The exhibition What Goes Aroud Comes to Art, promoted by London Trade Art with the support of Redhedge, proposes a reflection on the state of contemporary arts by gathering together the works of five international artists exploring the fluid geography of modernity as part of a personal artistic research. As Jessica Tanghetti, curator, suggests, the exhibition aims to enhance the interdisciplinary and experimental use of artistic techniques in response to diversified cultural contexts, finding matter and site in the shape of the exhibition hosted at the Herrick Gallery, London.
By conveying the synergies of innovative and experimental approaches, What Goes Around Comes to Art proposes a landscape of micro-realities wherein the artistic practice is influenced by the context in which it operates. In so doing, the exhibition questions the value that art acquires in a global and digital reality. A selection of works by artist, Laura Santamaria, inaugurates the exhibition, part of the series of All the planets effect their revolution in the same direction, 2017, contemporaneously exhibited at the Museo de Arte Contemporeneo A Curuna, Spain, at the conclusion of an artistic residency held in 2017. Works on paper such as Green, 2017, and pictorial works, such as Pink (Series of Pluto’s surface) 2017, reflect a sensible cosmology to suggest a metaphor between the pictorial surface and the surface of the terrestrial planets. By renewing the ancient painting technique of ‘velatura’ through a materialist approach that involves the direct application of pigments on the paper and wooden support, the pictorial surfaces of Santamaria evoke the meditative aspects of painting, layer after layer. By attributing a gestural connotation to the practice of pulverizing pigments, the micro-macro cosmos of Santamaria reflects a poetics of the distance wherein a refined chromatic scale emerges from an opaque pictorial field.
The series of paintings Untitled, 2018, by Francesco Irnem, elaborates on the line that undergoes the pictorial by demagnetizing it, in the artist’s words, manipulating the line of the horizon into a sophisticated still image that sublimates the view of the sky and the sunsets such as a rarefied atmosphere. With references to abstract painting and vedute, Irnem’s pictorial work seems to draw on Jean Baudrillard and Paul Virilio’s thought on technology to artificially rethink the pictorial frame as a real screen wherein the pictorial thickness becomes a film of the landscape. Questioning the difference between artifice and nature, Irnem proposes a new pictorial perception that, beyond perspectivism and subjective construction, exceeds from pure visibility to suggest the homogeneity of a pictorial field which, almost immersive, is marked by the passing of time.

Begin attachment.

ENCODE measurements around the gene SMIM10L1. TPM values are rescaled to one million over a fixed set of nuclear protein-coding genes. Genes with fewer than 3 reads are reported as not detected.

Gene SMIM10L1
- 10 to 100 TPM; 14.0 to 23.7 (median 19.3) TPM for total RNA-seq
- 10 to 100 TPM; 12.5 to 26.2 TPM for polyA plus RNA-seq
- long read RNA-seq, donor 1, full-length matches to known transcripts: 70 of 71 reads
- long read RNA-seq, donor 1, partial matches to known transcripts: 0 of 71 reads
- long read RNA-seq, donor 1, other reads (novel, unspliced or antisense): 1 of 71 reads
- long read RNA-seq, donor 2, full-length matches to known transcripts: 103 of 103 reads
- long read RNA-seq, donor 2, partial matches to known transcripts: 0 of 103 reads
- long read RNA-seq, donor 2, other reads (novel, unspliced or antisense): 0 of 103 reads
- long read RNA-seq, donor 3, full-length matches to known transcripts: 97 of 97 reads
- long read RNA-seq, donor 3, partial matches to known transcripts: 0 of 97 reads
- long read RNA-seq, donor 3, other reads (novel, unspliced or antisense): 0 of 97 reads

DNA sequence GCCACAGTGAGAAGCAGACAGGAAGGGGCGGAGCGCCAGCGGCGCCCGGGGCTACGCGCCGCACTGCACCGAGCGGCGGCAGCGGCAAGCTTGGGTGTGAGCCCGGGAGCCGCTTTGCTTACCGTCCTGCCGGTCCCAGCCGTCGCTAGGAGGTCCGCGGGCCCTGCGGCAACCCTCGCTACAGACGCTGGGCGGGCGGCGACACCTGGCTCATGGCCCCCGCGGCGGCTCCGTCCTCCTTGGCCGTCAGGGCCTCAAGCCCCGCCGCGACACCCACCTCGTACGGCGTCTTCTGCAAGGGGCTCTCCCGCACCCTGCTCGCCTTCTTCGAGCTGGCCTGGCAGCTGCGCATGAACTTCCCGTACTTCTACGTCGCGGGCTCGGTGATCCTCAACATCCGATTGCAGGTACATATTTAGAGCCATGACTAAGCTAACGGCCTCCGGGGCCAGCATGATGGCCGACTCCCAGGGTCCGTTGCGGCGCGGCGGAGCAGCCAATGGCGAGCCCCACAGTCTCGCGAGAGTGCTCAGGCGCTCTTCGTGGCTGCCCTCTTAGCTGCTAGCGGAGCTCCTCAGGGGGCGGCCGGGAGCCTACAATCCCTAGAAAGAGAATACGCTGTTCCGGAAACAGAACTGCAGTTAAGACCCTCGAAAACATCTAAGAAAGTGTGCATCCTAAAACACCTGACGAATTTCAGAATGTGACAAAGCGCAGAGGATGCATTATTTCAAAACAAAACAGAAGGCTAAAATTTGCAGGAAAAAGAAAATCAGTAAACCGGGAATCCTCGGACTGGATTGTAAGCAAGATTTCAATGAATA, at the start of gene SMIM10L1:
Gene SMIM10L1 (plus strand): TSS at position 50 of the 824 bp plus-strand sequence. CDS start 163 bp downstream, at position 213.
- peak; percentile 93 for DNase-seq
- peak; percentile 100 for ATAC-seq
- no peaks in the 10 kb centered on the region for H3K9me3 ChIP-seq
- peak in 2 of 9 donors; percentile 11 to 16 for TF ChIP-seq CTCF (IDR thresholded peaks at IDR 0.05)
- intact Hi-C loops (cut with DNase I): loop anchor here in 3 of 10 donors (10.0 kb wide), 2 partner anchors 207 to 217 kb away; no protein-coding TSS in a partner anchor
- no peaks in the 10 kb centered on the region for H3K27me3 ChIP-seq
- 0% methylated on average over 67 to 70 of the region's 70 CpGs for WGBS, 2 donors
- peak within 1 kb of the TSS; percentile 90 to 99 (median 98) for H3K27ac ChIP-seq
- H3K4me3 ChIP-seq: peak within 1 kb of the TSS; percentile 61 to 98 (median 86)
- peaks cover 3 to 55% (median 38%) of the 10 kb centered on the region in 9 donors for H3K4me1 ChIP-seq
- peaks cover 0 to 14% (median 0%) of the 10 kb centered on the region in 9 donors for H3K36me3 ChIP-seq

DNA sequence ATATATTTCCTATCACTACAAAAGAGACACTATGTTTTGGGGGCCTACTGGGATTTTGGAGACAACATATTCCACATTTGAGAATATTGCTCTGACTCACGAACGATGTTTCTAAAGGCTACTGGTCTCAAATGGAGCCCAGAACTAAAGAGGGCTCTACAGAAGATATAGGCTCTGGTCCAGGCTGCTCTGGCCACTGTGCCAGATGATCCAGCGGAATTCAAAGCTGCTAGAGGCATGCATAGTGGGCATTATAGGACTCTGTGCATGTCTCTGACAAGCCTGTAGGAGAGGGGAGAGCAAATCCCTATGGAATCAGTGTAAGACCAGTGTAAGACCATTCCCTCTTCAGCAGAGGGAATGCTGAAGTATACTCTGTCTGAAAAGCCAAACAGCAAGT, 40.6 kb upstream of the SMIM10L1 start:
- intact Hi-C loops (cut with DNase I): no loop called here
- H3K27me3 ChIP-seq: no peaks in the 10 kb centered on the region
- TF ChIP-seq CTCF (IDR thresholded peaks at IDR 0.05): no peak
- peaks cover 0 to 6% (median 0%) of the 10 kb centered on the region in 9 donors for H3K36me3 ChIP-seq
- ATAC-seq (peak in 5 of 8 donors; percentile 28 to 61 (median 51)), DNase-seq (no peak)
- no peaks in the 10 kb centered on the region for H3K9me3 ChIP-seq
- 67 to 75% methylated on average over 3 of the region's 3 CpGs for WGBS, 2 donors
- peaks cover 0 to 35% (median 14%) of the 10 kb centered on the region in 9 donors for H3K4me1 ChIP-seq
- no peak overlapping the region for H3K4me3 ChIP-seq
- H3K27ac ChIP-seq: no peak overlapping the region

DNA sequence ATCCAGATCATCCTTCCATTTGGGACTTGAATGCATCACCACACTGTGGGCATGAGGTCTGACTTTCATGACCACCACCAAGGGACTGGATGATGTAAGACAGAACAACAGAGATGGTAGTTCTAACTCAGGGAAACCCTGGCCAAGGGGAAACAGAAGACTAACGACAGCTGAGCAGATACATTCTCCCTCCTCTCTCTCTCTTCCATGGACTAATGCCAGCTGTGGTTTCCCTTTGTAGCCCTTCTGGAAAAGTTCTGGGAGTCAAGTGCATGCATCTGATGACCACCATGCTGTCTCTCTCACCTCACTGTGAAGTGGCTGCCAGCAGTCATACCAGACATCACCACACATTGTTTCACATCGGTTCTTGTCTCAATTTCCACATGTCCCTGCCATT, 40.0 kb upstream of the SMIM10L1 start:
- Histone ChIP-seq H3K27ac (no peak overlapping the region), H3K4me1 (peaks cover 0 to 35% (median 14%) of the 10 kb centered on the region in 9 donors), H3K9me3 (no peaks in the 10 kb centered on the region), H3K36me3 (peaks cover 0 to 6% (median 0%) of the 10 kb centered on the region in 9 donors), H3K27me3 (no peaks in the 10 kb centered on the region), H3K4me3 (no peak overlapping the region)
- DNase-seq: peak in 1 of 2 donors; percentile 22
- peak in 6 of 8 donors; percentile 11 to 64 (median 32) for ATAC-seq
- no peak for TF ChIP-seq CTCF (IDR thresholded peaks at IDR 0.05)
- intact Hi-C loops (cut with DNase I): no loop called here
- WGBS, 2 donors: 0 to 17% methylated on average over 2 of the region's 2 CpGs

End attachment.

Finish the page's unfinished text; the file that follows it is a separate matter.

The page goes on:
A more radical approach is that one of Lapo Simeoni who positions his practice into the fabric of the everyday life to revisit the practice of objet trouvé in order to question the consumerism of modern life and the latent narrative of objects beyond specific function. It is evident in the series of works Things left unsaid, 2016, where the combinatory use of objects, images and texts suggests an archival assemblage, drawn onto a matrix wisely treated with painting and spray paint to let fragments of ceramics, photographs and digital codes emerge as symbols of a new aesthetics. Never nostalgic, the archival order of Simeoni proposes a new constellation such as in the work Leipzig, 2016, wherein historical citations create a continuity between the practices of lithography, frottage and graffiti to reflect a historical narration that recovers the unspoken beyond a positivistic conception of history.
Diego Miguel Mirabella activates a mechanism of cultural exchange by revisiting the motifs of the Moroccan mosaic (Zellige) through a linguistic operation in which the word is simultaneously object and ornament, as evidenced by the series of ceramics But Me, 2017. Collaborating actively with local craftsmen in the city of Fes, the artistic practice of Mirabella is representative of a mastery and a tradition not yet visible. Through a linguistic operation, Mirabella adds a new artistic value from the encountering of arts and crafts that is achieved through translation and cultural exchange. By revisiting Islamic motifs and Western language, the patterns of Mirabella’s ceramics are evocative of new dialogue between East and West.
Not dissimilar is the approach of Daniel Arango in the series The Louvre series, 2016-2017, realized during a period of artistic research that, from studies on the antique at the Louvre museum, led the artist to travel in South Asia and New Zealand to investigate a new exotic and primitive imaginary in the global era. Arango’s paintings are characterized by the contrast between historical citations and chromatic vivacity, manipulating images through a discontinuous and intertextual overlap, given by the digital filter.
With What Goes Around Comes To Art promoted, London Trade Art presents a mapping of new artistic geographies that between the physical experience of the works exhibited and the synergies of a digital platform, enhances the artistic-cultural exchange focusing on innovative practices, terms, and artistic values.
London Trade Art http://www.londontradeart.co.uk/storeroom
Laura Santamaria, All the planets have the same sense of revolution, Pigments on wood, 50 x 30 x 3,5 cm, 2017. Installation view
Francesco Irnem, Untitled, series, 2018.Exhibition view. Courtesy London Trade Art. Photo S. Santarcangelo
Diego Miguel Mirabella, Exhibition view. Courtesy London Trade Art. Photo S. Santarcangelo
Lapo Simeoni, Leipzig, Oil, enamel, spray and marbles on plexiglas table, 79 x 108 cm, 2016. Exhibition view, Courtesy London Trade Art. Photo S. Santarcangelo